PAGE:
Every year for about a decade I would fly from Miami, where I grew up, to visit my family in Mexico City, where I was born. Miami International’s architecture seemed aspirational in the way that medieval cathedrals are aspirational—the height of the windows and the light that filtered through them promised the transcendence of ascension, despite the fact that airports, like churches, are congested houses of tedium. By contrast, Benito Juárez International Airport’s international terminal owes its charm to the unpretentious bleakness of its brutalist-inspired design. The airport’s domestic terminal, meanwhile, shines the dim, fluorescent lighting of a government office or an aging strip mall. It feels fitting for a city whose idea of efficiency evokes the archaic rituals of sixteenth-century colonial bureaucracy. A city that at times can feel like bad ideas built on top of bad ideas. Benito Juárez seems to gesture toward the supposed sophistication required of an urban behemoth like Mexico City, but for those of us paying attention, it whispers a more sincere greeting: welcome to a fucking tragedy.
In November, I flew into Benito Juárez from LAX—the same route that inaugurated this airport as an international one in 1943. That route was operated by Mexicana, Mexico’s oldest airline. Today, its service counters are deserted. The airline ceased operations in 2010 after declaring bankruptcy due unresolved labor disputes and “high operational costs.” (One former CEO has been charged for tax evasion, another for money laundering.) The counters are cordoned off by large banners from the company’s labor union: “BASTA CORRUPCIÓN EXIGIMOS JUSTICIA.” Someone has set up a small altar to the Virgen de Guadalupe and lit candles. A handful of former employees peddle aviation tchotchkes: a stuffed Snoopy with pilot goggles and small plastic airplanes. A few feet away, Juan O’Gorman’s “The Conquest of Air by Men”—a painting in the muralist style narrating the history of flight, from Parisian hot air balloons to the Wright brothers—looms above a swarming security checkpoint. The terminal hosts an inordinate number of Wings, a restaurant chain that I have only ever seen in Mexico City. My dad, who came to pick me up, said there used to be a Wings restaurant built inside of an abandoned airplane a few blocks away. He remembers getting breakfast there before every flight when he was a kid. He doesn’t know where the abandoned airplane came from, or where it went.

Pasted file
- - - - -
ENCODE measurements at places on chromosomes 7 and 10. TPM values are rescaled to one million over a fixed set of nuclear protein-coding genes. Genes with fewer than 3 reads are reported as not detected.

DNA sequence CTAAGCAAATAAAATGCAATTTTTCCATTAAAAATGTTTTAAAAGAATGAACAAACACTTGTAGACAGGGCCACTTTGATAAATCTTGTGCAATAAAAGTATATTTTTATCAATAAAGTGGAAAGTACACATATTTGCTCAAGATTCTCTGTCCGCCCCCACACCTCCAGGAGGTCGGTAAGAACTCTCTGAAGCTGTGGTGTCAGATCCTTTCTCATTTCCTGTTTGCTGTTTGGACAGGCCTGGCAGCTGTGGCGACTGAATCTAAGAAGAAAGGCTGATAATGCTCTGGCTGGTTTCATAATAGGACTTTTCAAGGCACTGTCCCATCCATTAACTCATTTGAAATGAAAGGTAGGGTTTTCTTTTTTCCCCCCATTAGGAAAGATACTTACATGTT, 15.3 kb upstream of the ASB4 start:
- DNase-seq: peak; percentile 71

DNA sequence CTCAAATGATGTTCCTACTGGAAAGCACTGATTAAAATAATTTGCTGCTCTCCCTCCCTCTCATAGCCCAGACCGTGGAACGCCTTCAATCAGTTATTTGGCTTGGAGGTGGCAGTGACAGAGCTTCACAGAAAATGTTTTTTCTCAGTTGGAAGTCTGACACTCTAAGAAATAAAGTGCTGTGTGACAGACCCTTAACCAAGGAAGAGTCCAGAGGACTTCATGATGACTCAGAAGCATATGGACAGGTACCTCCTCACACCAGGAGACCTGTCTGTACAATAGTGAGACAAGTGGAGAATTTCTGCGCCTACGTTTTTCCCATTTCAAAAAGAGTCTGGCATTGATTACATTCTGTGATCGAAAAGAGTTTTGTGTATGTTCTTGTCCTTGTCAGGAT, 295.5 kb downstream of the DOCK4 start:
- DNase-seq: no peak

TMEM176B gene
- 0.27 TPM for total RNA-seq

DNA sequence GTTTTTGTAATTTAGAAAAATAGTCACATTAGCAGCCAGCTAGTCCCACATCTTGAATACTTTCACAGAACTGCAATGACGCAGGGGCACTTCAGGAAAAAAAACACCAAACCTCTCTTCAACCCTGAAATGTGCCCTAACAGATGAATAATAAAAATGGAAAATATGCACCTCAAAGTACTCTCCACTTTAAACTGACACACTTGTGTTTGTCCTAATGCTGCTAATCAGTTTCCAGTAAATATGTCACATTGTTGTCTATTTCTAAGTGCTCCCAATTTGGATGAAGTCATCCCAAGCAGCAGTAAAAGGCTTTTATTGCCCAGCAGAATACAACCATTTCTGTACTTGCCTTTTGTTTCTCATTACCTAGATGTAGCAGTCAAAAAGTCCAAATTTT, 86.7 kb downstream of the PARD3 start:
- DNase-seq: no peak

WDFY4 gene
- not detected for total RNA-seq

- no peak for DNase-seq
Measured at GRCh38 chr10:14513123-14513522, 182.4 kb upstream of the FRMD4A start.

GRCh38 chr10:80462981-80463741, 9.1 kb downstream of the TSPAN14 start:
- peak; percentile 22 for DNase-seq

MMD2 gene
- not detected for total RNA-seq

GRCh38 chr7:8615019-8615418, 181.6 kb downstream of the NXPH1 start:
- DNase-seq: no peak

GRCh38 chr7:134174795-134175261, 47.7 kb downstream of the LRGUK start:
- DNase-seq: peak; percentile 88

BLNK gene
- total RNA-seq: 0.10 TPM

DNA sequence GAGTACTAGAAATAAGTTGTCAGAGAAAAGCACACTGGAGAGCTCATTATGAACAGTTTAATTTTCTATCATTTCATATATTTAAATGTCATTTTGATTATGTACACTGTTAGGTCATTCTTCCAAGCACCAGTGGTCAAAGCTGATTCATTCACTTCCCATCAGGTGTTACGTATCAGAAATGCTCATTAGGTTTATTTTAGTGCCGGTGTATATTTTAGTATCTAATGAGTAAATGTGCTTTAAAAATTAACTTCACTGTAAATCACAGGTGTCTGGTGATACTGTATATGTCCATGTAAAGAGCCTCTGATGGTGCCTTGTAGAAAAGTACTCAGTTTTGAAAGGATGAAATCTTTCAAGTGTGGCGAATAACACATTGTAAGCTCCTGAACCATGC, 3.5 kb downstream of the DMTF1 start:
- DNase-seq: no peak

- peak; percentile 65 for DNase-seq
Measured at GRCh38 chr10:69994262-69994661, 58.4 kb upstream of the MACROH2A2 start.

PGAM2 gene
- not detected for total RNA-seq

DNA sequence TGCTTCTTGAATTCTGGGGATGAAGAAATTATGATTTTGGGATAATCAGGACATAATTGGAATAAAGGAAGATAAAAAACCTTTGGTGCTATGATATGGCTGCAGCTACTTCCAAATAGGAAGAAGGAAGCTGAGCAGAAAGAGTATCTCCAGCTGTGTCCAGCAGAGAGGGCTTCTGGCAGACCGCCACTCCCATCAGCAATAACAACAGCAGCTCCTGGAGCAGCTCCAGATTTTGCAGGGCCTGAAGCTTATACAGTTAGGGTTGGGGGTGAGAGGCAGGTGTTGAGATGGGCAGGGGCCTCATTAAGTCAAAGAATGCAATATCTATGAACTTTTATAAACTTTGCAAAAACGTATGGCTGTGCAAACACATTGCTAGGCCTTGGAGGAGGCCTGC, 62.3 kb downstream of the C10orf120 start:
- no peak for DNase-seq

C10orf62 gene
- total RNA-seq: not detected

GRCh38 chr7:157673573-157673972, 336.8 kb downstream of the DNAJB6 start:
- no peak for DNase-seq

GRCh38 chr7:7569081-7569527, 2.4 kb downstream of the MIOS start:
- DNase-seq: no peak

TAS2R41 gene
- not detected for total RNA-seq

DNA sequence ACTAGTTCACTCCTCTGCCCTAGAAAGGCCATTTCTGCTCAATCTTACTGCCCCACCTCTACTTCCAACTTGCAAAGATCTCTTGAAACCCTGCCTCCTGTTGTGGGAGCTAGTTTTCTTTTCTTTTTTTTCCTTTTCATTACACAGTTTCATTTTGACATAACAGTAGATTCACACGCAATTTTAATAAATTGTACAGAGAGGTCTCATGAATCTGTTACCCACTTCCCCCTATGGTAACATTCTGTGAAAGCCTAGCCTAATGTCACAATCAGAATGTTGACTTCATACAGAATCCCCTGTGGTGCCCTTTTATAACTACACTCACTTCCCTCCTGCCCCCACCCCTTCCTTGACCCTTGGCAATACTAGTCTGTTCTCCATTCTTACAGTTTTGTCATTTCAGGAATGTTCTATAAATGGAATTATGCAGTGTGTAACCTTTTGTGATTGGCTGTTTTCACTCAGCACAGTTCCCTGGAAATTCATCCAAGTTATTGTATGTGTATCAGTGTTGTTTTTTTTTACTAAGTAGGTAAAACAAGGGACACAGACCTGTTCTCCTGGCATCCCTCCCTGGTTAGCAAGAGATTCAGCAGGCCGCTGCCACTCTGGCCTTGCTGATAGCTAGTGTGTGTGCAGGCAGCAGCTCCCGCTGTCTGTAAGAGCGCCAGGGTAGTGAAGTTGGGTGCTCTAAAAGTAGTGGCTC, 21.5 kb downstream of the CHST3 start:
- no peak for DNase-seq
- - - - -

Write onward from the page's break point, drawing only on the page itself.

As we made our way through the parking garage, I encountered a grizzly bear. The life-sized photograph was framed on a concrete column separating rows of parked cars. Another column depicted a bald eagle. On another, a seal. Every now and then the animals were replaced with an ad for AT&T cell service or luxury sedans. Another column featured an overexposed photograph of a wooded landscape, a waterfall gushing through it. Looking closer, I realized that these pastoral images were, in fact, computerized graphics, simulations of a habitat that is nearly extinct. The airport’s atrophying structure bears witness to the ecocide of a city whose rivers and lakes have been sucked dry: rooms are joined by makeshift ramps, cracks run deep down the walls. The airport, like many buildings in the city, is sinking.
In the airport’s arrival area is an announcement for its proposed replacement: El Nuevo Aeropuerto International de México, or NAIM. Its shape is oddly chromosomal and reminds me of the slogan for an ad campaign promoting foreign investment in the country: “México, where X marks the spot.”